Internews reports that social media is the main source of news and information for Kenyans, surpassing traditional media like radio, television, and newspapers. The COVID-19 pandemic has proven that the internet is a critical way of life, espousing the need to ensure everyone, especially underprivileged communities are meaningfully connected. However, as the world grapples with addressing the global health pandemic, the Web Foundation has highlighted a different type of pandemic - one in which online violence against women and girls is driving them to self censor or ultimately go offline, reinforcing the digital gender divide. Online violence takes many forms, including cyberbullying, hacking, online public shaming, grooming, insults, and trolling. Research shows that women and girls are disproportionately affected by online violence, especially in public domains such as social media and politics.
Several East African civil society organizations have published reports on the negative effects of online violence on women in Kenya. Research shows that there is very limited public awareness when it comes to current legislative, institutional, and administrative measures and possible courses of action that exist to counter online violence. Of the 850 women from Kenya interviewed by Pollicy, very few were familiar with existing legislation or reporting mechanisms on online violence in Kenya. This finding unfortunately applies to other countries in East Africa as well; the same study found that 95% of the Ugandan women interviewed were not aware of such resources in their own country.
With these staggering statistics in mind, I undertook a project during my time as an Open Internet Leader to review the existing legislative framework for online violence in Kenya to identify gaps and make recommendations to improve Kenya’s response. The final report highlights various forms and impacts of online violence drawn from country specific examples while consolidating existing research. A review of the legislation shows that Kenya has attempted to legislate against online violence, albeit inadequately. While Section 27 of the Computer Misuse and Cybercrimes Act addresses the offence of cyber harassment, this provision as currently drafted is open to abuse, which can have a chilling effect on freedom of expression. The constitutionality of this section is a matter to be determined before the Court of Appeal, hopefully resulting in an amendment to this section.
The report also examines other legislation, such as national gender and mental health policies on telecommunication, the protection of children, sexual harassment, and penal laws. It reviews the progress of institutions such as the National Computer Incident Response Team - Coordination Centre (KE-CIRT/CC), set up to investigate cybercrimes.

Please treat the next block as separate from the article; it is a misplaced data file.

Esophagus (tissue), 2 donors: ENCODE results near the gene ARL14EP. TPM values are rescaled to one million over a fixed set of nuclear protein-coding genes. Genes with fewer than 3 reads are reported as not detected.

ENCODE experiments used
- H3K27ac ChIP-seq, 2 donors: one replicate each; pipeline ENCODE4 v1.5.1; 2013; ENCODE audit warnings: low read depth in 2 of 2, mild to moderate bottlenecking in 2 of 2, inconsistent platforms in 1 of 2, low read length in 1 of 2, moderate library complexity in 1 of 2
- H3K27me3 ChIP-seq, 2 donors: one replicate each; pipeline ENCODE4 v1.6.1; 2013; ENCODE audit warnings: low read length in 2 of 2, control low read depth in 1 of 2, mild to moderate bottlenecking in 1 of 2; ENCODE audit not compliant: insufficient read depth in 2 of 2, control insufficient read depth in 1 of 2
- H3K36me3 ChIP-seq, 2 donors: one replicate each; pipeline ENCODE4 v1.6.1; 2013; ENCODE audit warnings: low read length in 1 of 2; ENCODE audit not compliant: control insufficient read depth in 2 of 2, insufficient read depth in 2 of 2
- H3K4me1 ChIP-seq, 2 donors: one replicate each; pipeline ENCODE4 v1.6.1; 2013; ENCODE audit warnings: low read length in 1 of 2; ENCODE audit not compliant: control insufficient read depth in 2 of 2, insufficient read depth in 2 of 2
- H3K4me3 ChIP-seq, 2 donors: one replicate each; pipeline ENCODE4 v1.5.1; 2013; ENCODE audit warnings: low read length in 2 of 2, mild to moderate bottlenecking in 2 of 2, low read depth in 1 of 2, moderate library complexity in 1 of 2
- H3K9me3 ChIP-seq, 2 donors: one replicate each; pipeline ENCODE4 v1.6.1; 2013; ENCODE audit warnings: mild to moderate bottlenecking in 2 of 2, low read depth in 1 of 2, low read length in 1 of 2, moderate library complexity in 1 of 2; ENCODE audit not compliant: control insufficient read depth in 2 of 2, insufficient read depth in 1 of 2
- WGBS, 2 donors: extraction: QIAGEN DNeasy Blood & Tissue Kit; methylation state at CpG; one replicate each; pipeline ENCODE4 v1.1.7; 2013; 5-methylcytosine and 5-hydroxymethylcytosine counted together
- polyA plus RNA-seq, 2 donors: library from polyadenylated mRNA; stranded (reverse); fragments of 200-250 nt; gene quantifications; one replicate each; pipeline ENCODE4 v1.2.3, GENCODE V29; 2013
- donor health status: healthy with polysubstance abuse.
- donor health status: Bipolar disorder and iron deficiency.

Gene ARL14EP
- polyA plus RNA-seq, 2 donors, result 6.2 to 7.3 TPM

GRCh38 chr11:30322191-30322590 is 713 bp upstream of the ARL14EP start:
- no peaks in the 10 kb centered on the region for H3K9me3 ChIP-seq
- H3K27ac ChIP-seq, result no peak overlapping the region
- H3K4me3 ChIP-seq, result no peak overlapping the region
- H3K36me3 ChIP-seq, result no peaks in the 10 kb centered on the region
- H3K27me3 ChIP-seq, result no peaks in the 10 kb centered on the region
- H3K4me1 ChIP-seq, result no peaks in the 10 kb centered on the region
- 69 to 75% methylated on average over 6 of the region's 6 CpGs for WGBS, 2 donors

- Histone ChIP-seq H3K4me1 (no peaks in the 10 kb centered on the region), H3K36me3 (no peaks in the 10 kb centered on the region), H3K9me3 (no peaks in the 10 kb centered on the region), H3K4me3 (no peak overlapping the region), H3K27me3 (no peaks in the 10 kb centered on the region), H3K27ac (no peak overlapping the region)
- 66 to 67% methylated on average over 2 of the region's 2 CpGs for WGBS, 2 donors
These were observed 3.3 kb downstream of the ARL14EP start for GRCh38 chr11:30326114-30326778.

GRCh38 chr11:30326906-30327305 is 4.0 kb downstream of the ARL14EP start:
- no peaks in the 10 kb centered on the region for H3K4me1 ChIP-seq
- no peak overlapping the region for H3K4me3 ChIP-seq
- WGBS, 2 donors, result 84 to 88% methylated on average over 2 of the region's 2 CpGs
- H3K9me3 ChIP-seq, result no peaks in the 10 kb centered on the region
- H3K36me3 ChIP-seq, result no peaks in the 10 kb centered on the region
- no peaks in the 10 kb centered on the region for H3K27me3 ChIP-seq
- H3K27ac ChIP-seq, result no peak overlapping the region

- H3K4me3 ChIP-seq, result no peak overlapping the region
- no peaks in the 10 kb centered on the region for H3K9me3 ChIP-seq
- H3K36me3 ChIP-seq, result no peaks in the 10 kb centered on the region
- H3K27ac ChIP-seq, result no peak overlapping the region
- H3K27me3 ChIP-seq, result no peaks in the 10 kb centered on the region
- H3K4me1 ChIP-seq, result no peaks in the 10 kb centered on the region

In summary, the report finds that:
- Existing legislation does not adequately protect against online violence, and there is need to revise existing laws and policies like the National Policy for Prevention and Response to Gender Based Violence, laws on sexual harassment, and child protection.
- Lack of awareness on existing legislation and reporting mechanisms both online and offline leads to low reporting of online violence to both national authorities and platforms. For example, of the 28,247,819 cyber threats reported to KE-CIRT between January-March 2021, only an estimated 70 requests were made to the agency to investigate online abuse.
- There is a lack of adequately trained digital forensic examiners. KE-CIRT reports a lack of trained staff and high cost of equipment as one of the challenges facing digital forensics.
- Respondents most vulnerable to online violence, such as those in minority communities or media, were not aware of existing legislation, reporting mechanisms, or civil society initiatives dealing with online violence.
- There is a need to increase and concentrate advocacy on digital safety programs and reporting mechanisms.
While the report includes a number of findings and recommendations, we all have a part to play to realize a safer internet for all. As a first step, to reduce violence online, we all need to be active bystanders, standing up to harassers in direct and indirect ways. Further, we can achieve more if we work together to amplify our advocacy initiatives, especially if women in public spaces are able to utilize their wide reach to amplify campaigns. Civil society campaigns should be informed by existing research and give priority to creating awareness on reporting mechanisms, building safe communities for victims, training or publishing simplified information on cyber hygiene, and advocating for legislative reform. Platform designers should prioritize safety and ensure that reporting mechanisms are visible and easily accessible.
Finally, I call on national human rights and gender institutions in Kenya to take more action against online violence by reviewing gender laws and policies, creating awareness and undertaking more activities to ensure we all access a safer internet.